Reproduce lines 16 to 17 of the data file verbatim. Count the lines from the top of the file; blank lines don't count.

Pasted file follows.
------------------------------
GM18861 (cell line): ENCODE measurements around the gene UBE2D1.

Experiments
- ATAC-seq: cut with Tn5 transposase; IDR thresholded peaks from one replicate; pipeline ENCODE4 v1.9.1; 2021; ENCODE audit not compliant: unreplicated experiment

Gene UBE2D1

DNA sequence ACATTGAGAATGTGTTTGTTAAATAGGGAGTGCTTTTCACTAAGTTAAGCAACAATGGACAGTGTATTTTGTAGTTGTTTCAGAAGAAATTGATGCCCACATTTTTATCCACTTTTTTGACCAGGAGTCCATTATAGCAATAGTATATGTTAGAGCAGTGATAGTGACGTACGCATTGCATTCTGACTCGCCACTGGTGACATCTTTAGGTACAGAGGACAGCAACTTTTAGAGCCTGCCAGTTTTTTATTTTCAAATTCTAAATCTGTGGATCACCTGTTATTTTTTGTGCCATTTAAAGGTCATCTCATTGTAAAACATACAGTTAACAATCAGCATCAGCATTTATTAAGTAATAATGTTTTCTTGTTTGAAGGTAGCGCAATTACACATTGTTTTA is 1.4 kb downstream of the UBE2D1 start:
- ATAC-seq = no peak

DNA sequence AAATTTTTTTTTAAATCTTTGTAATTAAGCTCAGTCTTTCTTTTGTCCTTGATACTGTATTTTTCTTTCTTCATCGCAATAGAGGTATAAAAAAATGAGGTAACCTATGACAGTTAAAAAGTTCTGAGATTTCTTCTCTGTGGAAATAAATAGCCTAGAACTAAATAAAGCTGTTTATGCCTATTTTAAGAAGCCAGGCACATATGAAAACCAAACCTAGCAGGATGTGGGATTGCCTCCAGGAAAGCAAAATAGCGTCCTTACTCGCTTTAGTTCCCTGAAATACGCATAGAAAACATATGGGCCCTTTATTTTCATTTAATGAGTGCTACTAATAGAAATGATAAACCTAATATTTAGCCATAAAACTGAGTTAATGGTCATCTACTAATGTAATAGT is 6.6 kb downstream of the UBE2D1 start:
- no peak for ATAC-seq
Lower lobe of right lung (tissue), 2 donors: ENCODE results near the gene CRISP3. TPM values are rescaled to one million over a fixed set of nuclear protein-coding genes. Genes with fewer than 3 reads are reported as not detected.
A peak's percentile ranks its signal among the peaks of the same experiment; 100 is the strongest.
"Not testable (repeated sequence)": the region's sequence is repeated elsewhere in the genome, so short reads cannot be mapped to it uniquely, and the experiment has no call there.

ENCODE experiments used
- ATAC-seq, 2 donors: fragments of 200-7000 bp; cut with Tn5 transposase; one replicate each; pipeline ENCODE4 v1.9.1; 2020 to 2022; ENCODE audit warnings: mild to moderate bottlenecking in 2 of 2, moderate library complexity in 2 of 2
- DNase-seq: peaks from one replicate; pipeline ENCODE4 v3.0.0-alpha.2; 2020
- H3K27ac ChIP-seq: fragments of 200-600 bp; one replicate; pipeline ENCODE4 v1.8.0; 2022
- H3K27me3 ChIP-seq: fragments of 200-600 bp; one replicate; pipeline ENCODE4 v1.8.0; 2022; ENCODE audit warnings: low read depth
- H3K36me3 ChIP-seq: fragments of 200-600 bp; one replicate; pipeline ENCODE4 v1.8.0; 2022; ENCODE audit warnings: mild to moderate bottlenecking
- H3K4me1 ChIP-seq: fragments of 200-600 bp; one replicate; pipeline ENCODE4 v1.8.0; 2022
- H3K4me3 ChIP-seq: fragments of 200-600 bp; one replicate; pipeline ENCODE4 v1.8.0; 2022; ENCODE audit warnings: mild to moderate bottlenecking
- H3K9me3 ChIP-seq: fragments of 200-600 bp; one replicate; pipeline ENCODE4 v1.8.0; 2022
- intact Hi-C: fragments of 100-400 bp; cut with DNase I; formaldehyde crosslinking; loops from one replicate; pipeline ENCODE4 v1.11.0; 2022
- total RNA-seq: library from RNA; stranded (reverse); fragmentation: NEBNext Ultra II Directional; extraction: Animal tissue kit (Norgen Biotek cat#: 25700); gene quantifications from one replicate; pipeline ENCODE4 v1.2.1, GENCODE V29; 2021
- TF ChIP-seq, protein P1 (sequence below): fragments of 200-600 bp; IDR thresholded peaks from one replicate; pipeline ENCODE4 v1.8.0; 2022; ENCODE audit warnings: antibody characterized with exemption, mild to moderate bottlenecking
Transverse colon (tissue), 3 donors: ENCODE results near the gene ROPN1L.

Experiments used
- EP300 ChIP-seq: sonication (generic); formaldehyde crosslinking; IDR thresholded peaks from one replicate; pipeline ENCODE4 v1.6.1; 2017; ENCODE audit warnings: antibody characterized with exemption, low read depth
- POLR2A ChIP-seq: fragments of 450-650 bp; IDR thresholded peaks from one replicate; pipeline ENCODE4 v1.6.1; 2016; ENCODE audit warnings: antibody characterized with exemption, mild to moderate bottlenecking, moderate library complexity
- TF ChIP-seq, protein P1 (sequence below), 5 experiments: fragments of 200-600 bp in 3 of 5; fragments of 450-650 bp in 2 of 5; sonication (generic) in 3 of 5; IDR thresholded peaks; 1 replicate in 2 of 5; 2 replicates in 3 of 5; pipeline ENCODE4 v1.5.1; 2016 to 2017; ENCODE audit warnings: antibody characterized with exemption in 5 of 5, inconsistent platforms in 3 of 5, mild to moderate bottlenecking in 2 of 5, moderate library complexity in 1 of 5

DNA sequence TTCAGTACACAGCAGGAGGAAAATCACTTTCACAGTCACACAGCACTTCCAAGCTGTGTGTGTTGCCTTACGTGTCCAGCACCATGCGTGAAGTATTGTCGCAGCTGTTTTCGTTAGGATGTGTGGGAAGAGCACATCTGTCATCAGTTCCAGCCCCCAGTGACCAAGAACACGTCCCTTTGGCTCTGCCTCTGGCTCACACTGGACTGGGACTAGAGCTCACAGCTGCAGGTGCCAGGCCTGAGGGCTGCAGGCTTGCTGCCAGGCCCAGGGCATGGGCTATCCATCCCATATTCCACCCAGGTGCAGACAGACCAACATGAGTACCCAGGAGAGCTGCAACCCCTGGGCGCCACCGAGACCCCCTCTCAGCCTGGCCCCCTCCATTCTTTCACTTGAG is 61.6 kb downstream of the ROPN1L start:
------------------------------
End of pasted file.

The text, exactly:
- H3K27me3 ChIP-seq: fragments of 200-600 bp; one replicate; pipeline ENCODE4 v1.8.0; 2022; ENCODE audit warnings: low read depth
- H3K36me3 ChIP-seq: fragments of 200-600 bp; one replicate; pipeline ENCODE4 v1.8.0; 2022; ENCODE audit warnings: mild to moderate bottlenecking